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How We See the Sky: A Naked-Eye Tour of Day and Night

Popular Science

By: Thomas Hockey

239 pages, b/w photos, b/w illustrations

University of Chicago Press

Paperback | Oct 2011 | #192153 | ISBN-13: 9780226345772
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NHBS Price: £14.99 $19/€17 approx
Hardback | Oct 2011 | #192152 | ISBN-13: 9780226345765
Temporarily out of stock: order now to get this when available Details
NHBS Price: £41.99 $53/€47 approx

About this book

Gazing up at the heavens from our backyards or a nearby field, most of us see an undifferentiated mess of stars - if, that is, we can see anything at all through the glow of light pollution. Today's casual observer knows far less about the sky than did our ancestors, who depended on the sun and the moon to tell them the time and on the stars to guide them through the seas. Nowadays, we don't need the sky, which is good, because we've made it far less accessible, hiding it behind the skyscrapers and excessive artificial light of our cities.

"How We See the Sky" gives us back our knowledge of the sky, offering a fascinating overview of what can be seen there without the aid of a telescope. Thomas Hockey begins by scanning the horizon, explaining how the visible universe rotates through this horizon as night turns to day and season to season. Subsequent chapters explore the sun's and moon's respective motions through the celestial globe, as well as the appearance of solstices, eclipses, and planets, and how these are accounted for in different kinds of calendars. In every chapter, Hockey introduces the common vocabulary of today's astronomers, uses examples past and present to explain them, and provides conceptual tools to help newcomers understand the topics he discusses.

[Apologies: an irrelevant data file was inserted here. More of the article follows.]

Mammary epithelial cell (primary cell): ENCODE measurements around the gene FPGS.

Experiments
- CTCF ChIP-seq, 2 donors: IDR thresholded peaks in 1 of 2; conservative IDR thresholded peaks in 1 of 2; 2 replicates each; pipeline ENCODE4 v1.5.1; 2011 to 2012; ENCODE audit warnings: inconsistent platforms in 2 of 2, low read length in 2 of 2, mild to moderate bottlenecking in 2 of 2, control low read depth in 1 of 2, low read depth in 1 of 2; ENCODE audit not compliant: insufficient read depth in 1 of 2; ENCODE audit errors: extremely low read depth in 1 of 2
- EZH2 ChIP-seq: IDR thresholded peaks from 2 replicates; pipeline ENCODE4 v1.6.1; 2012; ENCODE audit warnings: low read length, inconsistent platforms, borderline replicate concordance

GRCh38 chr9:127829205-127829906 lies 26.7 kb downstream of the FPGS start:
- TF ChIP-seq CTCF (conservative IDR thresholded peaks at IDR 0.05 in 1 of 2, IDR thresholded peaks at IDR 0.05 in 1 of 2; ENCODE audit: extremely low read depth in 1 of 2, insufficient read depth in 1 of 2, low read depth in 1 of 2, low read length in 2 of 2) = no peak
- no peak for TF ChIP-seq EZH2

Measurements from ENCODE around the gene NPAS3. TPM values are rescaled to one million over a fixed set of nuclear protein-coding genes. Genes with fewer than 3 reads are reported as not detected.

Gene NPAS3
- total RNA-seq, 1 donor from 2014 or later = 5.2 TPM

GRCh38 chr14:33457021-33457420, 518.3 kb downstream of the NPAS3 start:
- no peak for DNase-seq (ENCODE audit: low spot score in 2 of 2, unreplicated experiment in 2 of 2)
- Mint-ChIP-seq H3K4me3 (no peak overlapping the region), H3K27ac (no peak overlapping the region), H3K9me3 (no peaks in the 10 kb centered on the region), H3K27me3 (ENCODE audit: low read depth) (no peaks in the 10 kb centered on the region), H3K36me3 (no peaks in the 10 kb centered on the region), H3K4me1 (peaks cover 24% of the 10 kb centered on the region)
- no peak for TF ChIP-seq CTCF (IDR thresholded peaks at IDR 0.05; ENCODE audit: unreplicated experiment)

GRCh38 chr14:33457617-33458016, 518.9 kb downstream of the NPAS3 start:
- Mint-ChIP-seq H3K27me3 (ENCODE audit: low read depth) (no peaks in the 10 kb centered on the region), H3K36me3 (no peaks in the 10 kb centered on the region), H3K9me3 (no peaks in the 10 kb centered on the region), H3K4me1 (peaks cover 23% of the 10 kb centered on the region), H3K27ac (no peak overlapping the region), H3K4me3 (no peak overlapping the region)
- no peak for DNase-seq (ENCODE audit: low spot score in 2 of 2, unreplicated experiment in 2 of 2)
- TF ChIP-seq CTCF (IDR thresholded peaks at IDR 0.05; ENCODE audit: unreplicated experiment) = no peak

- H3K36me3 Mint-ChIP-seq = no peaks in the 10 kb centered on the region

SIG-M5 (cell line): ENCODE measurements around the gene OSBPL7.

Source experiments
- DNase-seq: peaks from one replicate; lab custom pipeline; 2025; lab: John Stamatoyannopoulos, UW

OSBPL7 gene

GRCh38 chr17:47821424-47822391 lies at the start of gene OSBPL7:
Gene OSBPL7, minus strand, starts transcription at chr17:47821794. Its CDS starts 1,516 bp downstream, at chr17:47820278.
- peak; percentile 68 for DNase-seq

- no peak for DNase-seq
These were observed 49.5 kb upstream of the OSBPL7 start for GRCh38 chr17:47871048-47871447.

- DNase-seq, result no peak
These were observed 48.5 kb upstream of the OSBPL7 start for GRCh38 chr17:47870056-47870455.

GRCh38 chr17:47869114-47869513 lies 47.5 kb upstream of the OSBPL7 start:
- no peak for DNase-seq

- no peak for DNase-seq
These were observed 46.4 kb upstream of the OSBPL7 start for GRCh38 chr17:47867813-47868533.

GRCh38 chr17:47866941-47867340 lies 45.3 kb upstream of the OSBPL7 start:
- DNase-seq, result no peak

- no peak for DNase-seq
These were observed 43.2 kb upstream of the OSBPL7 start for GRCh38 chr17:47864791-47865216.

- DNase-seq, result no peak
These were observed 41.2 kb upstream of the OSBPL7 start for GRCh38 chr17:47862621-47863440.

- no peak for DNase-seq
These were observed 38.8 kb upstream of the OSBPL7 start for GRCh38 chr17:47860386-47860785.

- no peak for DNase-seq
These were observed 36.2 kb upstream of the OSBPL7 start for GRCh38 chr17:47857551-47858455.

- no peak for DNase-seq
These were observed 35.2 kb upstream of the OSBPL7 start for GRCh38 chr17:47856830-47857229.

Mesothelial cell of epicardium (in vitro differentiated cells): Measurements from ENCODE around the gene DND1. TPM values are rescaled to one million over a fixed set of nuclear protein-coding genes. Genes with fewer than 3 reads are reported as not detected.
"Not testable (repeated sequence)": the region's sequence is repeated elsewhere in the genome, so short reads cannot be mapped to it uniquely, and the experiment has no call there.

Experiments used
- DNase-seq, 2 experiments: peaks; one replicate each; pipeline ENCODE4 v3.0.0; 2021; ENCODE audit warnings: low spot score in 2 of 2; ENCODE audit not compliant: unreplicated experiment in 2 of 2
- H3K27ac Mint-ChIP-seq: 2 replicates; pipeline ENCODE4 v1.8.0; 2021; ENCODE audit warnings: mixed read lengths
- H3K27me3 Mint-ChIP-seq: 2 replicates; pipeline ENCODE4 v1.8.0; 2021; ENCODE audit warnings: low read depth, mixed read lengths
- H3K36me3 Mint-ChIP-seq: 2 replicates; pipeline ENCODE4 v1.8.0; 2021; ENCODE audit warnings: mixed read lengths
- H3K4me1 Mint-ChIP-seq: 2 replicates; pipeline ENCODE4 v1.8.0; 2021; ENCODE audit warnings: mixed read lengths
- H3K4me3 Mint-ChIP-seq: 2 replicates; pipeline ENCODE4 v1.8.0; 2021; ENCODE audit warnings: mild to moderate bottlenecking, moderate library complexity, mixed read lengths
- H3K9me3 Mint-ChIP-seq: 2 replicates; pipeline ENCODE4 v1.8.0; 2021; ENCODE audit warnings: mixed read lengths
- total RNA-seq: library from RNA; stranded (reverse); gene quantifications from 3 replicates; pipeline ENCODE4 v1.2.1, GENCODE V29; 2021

Packed with illustrations and enlivened by historical anecdotes and literary references, "How We See the Sky" reacquaints us with the wonders to be found in our own backyards.

Entertaining and very readable, How We See the Sky presents an up-to-date approach to what a dedicated visual observer can hope to understand by carefully monitoring the sky. In addition it provides a wealth of information that informs the reader about celestial phenomena. In this respect, it follows in a long tradition of astronomical handbooks and celestial viewing guides, many of which are now dated.
-Jay Holberg, University of Arizona


1. Bowl of Night
2. This Big Ol' Wheel Keeps Rolling
3. A Globe of Stars
4. Of Precession, Planispheres, and Patience
5. The King of Day
6. Solstices, Equinoxes, and More
7. Around the World with the Sun
8. Many Moons
9. Living Month to Month
10. Facing Up to the Moon (and the Sun, Too)
11. Eclipses
12. Placing Planets

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Thomas Hockey is professor of astronomy at the University of Northern Iowa.

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